In this post, I look at some dimensions along which assumptions differ, and identify some underexplored reasonable assumptions that might be relevant for prioritizing safety research. (In the interest of making this breakdown as comprehensive and useful as possible, please let me know if I got something wrong or missed anything important.)
There has been a lot of discussion about the appropriate level of openness in AI research in the past year – the OpenAI announcement, the blog post Should AI Be Open?, a response to the latter, and Nick Bostrom’s thorough paper Strategic Implications of Openness in AI development.
There is disagreement on this question within the AI safety community as well as outside it. Many people are justifiably afraid of concentrating power to create AGI and determine its values in the hands of one company or organization. Many others are concerned about the information hazards of open-sourcing AGI and the resulting potential for misuse. In this post, I argue that some sort of compromise between openness and secrecy will be necessary, as both extremes of complete secrecy and complete openness seem really bad. The good news is that there isn’t a single axis of openness vs secrecy – we can make separate judgment calls for different aspects of AGI development, and develop a set of guidelines.
Among those concerned about risks from advanced AI, I’ve encountered people who would be interested in a career in AI research, but are worried that doing so would speed up AI capability relative to safety. I think it is a mistake for AI safety proponents to avoid going into the field for this reason (better reasons include being well-positioned to do AI safety work, e.g. at MIRI or FHI). This mistake contributed to me choosing statistics rather than computer science for my PhD, which I have some regrets about, though luckily there is enough overlap between the two fields that I can work on machine learning anyway.
I think the value of having more AI experts who are worried about AI safety is far higher than the downside of adding a few drops to the ocean of people trying to advance AI. Here are several reasons for this:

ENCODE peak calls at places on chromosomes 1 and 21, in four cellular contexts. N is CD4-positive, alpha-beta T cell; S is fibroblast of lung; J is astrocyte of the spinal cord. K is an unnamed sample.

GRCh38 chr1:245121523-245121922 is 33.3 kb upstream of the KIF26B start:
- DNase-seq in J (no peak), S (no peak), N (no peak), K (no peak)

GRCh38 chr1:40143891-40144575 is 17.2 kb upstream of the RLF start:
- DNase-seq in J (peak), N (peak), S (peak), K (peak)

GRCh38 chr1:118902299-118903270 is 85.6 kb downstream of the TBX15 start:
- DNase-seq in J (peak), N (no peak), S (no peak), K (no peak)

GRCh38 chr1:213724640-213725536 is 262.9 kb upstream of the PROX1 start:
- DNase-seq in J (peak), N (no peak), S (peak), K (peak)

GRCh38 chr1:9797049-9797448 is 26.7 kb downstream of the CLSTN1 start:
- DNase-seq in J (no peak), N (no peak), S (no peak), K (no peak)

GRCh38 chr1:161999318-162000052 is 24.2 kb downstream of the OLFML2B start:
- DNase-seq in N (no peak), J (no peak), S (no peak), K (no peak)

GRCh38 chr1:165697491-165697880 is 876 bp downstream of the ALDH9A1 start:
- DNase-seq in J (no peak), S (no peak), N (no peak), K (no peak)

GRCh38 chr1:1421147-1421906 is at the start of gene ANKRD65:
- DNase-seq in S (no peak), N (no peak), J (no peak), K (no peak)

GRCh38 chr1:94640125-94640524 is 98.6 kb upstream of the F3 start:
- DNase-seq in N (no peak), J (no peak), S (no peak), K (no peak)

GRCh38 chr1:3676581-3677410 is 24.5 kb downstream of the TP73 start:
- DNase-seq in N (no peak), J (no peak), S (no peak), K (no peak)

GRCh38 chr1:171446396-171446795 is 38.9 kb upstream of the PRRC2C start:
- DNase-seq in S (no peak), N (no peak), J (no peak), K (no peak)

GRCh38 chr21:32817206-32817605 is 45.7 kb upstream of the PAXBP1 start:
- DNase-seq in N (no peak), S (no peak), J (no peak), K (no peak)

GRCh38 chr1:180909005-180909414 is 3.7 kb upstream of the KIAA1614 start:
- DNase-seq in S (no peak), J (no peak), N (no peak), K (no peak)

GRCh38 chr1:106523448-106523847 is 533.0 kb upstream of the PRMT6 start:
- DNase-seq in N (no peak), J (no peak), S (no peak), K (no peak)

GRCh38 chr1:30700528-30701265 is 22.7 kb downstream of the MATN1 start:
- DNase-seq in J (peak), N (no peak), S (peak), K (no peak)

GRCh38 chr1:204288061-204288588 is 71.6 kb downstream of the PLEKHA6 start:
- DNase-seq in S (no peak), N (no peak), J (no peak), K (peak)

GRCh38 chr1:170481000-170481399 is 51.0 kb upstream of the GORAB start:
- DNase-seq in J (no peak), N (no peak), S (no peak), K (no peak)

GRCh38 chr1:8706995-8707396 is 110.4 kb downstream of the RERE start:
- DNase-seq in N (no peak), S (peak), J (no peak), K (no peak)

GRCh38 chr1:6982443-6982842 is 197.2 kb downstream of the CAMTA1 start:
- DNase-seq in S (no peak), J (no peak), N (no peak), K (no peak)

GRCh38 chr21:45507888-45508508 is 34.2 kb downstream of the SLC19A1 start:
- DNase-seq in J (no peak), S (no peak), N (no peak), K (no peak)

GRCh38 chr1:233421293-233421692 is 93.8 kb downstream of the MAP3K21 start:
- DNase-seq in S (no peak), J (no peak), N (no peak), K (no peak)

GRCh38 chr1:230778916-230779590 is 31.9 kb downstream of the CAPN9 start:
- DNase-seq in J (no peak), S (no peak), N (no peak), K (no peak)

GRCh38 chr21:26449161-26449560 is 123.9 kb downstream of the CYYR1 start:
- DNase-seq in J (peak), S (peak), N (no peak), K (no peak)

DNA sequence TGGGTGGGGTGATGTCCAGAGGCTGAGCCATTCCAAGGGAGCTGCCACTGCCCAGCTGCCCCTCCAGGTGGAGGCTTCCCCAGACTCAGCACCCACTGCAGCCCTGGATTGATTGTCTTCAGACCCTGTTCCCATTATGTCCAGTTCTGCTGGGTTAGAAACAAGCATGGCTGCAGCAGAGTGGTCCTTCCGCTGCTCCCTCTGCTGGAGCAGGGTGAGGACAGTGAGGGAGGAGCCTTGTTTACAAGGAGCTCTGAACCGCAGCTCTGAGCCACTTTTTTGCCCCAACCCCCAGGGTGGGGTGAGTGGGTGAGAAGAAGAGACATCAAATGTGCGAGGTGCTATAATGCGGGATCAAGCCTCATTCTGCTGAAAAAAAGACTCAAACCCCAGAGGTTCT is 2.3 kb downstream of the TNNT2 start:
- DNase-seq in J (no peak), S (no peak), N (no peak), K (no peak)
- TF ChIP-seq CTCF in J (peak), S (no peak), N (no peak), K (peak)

- Concerned researchers can inform and influence their colleagues, especially if they are outspoken about their views.
- Studying and working on AI brings understanding of the current challenges and breakthroughs in the field, which can usefully inform AI safety work (e.g. wireheading in reinforcement learning agents).
- Opportunities to work on AI safety are beginning to spring up within academia and industry, e.g. through FLI grants. In the next few years, it will be possible to do an AI-safety-focused PhD or postdoc in computer science, which would hit two birds with one stone.
“An ultraintelligent machine could design even better machines; there would then unquestionably be an ‘intelligence explosion,’ and the intelligence of man would be left far behind.”
– Computer scientist I. J. Good, 1965
Artificial intelligence systems we have today can be referred to as narrow AI – they perform well at specific tasks, like playing chess or Jeopardy, and some classes of problems like Atari games. Many experts predict that general AI, which would be able to perform most tasks humans can, will be developed later this century, with median estimates around 2050. When people talk about long term existential risk from the development of general AI, they commonly refer to the intelligence explosion (IE) scenario. AI risk skeptics often argue against AI safety concerns along the lines of “Intelligence explosion sounds like science-fiction and seems really unlikely, therefore there’s not much to worry about”. It’s unfortunate when AI safety concerns are rounded down to worries about IE. Unlike I. J. Good, I do not consider this scenario inevitable (though relatively likely), and I would expect general AI to present an existential risk even if I knew for sure that intelligence explosion were impossible.